A frequently asked question (FAQ) is "Can I use unvented heaters in the greenhouse, either for back-up or as a primary heat source?
An unvented heater is one that is designed without a flue connection so that the heat and products of combustion are exhausted into the greenhouse. Dumping these flue gases into the greenhouse may improve the overall efficiency rating as compared to a conventional heater but the pollutants and added moisture from combustion may put your plants in jeopardy.
Unvented heaters can be fired with natural gas, propane or kerosene. These fuels are advertised as clean-burning. This is generally true if the burner is clean and has been adjusted to top efficiency. A heater that has been serviced in the fall will probably not be at peak efficiency as spring approaches. Inefficient combustion can emit unwanted and harmful pollutants into the greenhouse that can affect the plants and the people working with them. Let's look a little further at the fuels and the combustion process.
Natural gas ( NG) consists of more than 85% methane with varying amounts of ethane, propane, butane and inert gases such as nitrogen, carbon dioxide and helium. It has a heat value of from about 950 – 1050 Btu/cu ft. The flue gases usually contain nitrogen dioxide, carbon dioxide, carbon monoxide, volatile organic compounds and particulate mater.
Liquefied Petroleum Gas (LP-gas) is obtained from gas wells or as a refinery by-product and consists primarily of propane with traces of proplyene, butane and butylenes. It is handled as a liquid and contains from 90,000 – 98,000 Btu/gal. Propane has much of the same pollutants as natural gas.
1-K kerosene is a low-sulfur petroleum product whose composition varies widely depending on what part of the world it comes from. Its heat value is about 135,000 Btu/gal. The major pollutants that result from burning kerosene are nitrogen dioxide, carbon monoxide, carbon dioxide, sulfur dioxide and formaldehyde.
All the fuels contain small quantities of many impurities that can directly or indirectly cause pollution injury when exhausted into a greenhouse. The type and quantity of impurities depends on where the fuel originated from.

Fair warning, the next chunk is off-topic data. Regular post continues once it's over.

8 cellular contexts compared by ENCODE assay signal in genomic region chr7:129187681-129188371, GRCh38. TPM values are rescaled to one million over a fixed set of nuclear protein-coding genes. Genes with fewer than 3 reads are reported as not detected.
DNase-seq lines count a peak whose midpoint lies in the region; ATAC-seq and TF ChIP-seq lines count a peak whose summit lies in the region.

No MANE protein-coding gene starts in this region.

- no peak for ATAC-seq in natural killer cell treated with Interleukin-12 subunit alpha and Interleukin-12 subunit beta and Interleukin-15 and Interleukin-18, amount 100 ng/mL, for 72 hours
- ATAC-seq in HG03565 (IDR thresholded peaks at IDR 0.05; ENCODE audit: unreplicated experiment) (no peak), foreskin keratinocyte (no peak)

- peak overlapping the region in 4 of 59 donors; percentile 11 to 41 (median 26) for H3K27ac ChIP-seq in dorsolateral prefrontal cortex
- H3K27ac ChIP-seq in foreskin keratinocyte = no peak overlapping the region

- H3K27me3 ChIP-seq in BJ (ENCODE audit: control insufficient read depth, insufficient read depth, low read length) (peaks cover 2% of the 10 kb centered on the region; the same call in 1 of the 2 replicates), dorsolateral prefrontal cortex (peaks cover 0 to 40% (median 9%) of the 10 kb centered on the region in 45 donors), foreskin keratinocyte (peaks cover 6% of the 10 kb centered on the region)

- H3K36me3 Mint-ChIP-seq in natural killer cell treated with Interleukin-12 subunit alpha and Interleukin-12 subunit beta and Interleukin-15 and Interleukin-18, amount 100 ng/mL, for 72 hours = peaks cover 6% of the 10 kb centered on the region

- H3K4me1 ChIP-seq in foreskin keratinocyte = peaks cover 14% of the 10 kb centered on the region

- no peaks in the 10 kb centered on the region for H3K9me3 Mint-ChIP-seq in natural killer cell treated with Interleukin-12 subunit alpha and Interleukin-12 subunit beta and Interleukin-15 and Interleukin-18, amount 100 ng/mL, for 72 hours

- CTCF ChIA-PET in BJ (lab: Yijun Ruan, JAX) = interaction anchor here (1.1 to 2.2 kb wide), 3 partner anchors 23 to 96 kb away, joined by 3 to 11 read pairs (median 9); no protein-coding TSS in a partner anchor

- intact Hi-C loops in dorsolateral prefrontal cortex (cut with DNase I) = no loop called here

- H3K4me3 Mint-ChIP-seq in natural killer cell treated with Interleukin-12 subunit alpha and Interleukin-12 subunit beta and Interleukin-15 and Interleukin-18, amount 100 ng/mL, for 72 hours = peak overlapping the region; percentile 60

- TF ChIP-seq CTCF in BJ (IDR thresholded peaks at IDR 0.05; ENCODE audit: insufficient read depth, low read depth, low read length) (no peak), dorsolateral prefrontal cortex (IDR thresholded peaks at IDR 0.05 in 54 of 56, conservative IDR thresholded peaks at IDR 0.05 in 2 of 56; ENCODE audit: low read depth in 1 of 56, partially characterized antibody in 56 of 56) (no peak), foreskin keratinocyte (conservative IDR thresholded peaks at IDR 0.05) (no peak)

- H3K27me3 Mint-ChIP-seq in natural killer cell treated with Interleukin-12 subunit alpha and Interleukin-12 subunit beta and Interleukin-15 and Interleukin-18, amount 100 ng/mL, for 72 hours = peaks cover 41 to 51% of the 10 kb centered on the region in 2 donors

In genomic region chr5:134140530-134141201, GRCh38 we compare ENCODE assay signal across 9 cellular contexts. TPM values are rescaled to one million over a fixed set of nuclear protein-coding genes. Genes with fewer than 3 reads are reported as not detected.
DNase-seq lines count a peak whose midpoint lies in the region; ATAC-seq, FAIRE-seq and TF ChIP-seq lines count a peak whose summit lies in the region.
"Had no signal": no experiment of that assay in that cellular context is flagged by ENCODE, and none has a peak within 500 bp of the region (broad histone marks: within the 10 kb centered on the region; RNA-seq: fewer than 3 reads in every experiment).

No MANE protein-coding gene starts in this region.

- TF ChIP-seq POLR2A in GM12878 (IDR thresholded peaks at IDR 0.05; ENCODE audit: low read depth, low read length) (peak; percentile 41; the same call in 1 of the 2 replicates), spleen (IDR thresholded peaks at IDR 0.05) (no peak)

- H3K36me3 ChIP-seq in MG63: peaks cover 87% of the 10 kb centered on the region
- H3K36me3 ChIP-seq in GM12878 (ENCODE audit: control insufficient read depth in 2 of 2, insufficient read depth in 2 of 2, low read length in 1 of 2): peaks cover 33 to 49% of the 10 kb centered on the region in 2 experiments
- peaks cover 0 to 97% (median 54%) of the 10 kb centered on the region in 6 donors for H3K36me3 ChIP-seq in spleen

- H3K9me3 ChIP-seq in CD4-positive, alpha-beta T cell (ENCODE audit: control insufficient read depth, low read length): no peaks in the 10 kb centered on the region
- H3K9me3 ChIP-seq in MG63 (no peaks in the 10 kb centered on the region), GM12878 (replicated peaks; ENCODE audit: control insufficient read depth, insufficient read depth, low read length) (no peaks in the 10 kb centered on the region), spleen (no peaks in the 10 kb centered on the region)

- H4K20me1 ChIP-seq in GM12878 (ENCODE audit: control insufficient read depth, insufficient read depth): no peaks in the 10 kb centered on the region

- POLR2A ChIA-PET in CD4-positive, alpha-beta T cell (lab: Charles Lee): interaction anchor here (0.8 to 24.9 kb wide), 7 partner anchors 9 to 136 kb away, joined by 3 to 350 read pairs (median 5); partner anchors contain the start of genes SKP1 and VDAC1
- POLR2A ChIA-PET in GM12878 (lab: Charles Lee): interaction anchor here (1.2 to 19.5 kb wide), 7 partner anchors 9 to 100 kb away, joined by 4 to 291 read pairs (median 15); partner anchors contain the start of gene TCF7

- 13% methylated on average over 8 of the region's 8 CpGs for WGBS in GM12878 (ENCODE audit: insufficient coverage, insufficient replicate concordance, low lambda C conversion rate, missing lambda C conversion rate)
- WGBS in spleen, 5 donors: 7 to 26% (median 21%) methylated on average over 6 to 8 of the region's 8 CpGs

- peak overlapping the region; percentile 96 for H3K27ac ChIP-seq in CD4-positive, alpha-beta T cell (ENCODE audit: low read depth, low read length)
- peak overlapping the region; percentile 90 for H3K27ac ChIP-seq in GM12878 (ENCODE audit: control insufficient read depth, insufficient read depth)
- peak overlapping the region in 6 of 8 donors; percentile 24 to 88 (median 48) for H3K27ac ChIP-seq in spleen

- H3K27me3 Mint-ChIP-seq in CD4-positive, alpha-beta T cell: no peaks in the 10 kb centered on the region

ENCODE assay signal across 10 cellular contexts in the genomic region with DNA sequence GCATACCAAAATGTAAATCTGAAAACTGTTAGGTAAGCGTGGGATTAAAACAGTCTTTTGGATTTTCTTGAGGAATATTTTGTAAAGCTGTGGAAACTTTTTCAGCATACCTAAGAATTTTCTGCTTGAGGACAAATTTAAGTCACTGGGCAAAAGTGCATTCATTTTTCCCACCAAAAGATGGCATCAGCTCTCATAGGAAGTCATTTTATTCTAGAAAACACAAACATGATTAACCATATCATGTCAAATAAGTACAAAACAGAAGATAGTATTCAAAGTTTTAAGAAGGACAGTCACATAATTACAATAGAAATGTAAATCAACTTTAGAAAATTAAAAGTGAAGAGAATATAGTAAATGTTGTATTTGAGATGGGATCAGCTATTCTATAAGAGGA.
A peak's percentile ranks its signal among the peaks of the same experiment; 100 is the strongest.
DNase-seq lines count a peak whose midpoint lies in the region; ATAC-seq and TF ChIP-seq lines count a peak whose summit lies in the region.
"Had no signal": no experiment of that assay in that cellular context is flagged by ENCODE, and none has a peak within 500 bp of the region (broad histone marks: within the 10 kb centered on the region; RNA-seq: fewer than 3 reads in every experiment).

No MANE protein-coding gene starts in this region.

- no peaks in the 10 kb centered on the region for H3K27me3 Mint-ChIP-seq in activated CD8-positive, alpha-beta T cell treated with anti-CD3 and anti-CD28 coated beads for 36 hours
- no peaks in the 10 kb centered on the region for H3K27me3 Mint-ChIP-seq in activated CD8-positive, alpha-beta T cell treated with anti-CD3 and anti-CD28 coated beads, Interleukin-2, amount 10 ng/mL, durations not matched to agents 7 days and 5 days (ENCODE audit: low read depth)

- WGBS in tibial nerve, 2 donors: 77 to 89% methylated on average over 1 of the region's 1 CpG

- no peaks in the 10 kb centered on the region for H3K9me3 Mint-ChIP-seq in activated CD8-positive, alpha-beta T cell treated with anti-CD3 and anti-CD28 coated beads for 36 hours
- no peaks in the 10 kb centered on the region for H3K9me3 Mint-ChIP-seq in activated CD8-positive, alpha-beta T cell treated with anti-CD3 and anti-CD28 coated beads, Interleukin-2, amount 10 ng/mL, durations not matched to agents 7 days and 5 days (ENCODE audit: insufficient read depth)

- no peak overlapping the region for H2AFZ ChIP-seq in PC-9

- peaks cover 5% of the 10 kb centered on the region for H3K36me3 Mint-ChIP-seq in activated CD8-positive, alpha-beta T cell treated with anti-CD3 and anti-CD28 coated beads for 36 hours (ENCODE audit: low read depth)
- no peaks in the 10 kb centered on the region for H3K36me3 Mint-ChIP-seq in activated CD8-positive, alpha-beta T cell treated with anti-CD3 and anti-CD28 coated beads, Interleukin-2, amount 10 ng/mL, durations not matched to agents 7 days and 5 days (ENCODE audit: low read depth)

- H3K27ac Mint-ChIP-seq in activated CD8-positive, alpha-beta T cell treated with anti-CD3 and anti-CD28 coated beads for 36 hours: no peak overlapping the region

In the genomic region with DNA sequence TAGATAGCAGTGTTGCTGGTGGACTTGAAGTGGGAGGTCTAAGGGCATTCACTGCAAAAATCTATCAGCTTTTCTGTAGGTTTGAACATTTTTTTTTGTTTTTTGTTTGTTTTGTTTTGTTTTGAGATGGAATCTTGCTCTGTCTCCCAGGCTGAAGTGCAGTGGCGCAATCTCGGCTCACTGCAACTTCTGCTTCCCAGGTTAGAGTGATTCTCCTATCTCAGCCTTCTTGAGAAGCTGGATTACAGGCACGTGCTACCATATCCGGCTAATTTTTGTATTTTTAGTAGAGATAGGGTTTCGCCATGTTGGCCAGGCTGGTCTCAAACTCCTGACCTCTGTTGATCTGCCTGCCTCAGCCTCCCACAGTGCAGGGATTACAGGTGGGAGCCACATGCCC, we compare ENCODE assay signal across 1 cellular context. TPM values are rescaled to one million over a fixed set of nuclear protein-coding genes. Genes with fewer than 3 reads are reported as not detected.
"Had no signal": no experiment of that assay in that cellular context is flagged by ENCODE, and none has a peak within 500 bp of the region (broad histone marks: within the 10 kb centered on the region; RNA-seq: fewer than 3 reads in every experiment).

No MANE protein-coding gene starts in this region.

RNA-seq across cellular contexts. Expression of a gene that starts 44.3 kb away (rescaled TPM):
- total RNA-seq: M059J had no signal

The combustion process for both natural gas and LP gas are very similar. Here is the formula for burning natural gas.
1 cu ft NG + 10 cu ft Air + Flame gives 8 cu ft Nitrogen + 1 cu ft Carbon dioxide + 2 cu ft Water vapor
The above formula is for complete combustion. Usually excess air is needed to get complete combustion as greater mixing occurs and more of the fuel particles will make contact with the oxygen. Incomplete combustion reduces the amount of heat that is obtained and increases the amount of pollution. Normally furnaces and boilers are operated with about 50% excess air. A common problem in many newer greenhouses is that they are very tight. As the heater operates, oxygen is used and combustion efficiency decreases unless makeup air is available. A free air inlet of at least 1 sq in/1000 Btu/hr input is needed. Each winter there are several instances of tight greenhouses that have frozen up when the heaters were starved for air and the heat output decreased.
One of the byproducts of combustion is carbon dioxide which can enhance plant growth. One of the problems is that carbon dioxide is most effective when light levels are the highest during the day and the carbon dioxide is mainly produced at night when the heater operates the most.
Another byproduct is water vapor. This is added to the greenhouse at night when moisture levels are already high and can condense out on the cold glazing surfaces and drip on the plants. Increased moisture levels can cause increased incidence of disease problems including fungi, blight and molds.
How much water do we get? If we take a 30' x 100' double poly greenhouse and maintain inside temperature at 60 ° F on a 0 ° F night for a 12 hour period, heating with unvented propane or kerosene heaters would add about 22 gallons of moisture to the air and heating with natural gas would add about 16 gallons. If the heaters were vented, the moisture would have been exhausted outside along with the flue gases. This moisture added to the normal transpiration and evaporation could keep the relative humidity well above 90%.
Other combustion products
All fuels contain traces of sulfur, some more than others depending on its source. During combustion sulfur in the fuel is combined with oxygen to form sulfur dioxide. Levels as low a ½ part per million (ppm) can cause injury on some plants. Once the sulfur dioxide enters the plant through the stomates, it reacts with water to produce sulfuric acid that will cause leaf burn, flecking and general chlorosis. Tomatoes and white petunias are very sensitive to this and will show signs in as little as one hour. They therefore make good indicator plants.
Ethylene gas is another pollutant formed during combustion. It can also be formed from ripening or rotting plant materials. Levels as low as 0.01 ppm can create symptoms such as malformed leaves and flowers, stunted growth, bud abcission, epinasty and flower senescence. Levels are usually highest near the heater and can be diluted by air circulation.
Care should taken if you install unvented heaters. Be sure to have an adequate makeup air supply and provide frequent maintenance. Use indicator plants near heaters or commercially available indicator tubes to warn of excess levels of pollutants.
A Burning Question: Ethylene and Sulfur Dioxide Damage in the Greenhouse, Ontario Ministry of Agriculture, Food and Rural Affairs (OMAFRA)
Leatherwood W.R. and N. Mattson. Ethylene in the Greenhouse: Symptoms, Detection & Prevention. Cornell University.
Resources added 2016 by T. Smith, UMass Extension
Natural Resources Mgt. & Engr. Dept.
University of Connecticut , Storrs CT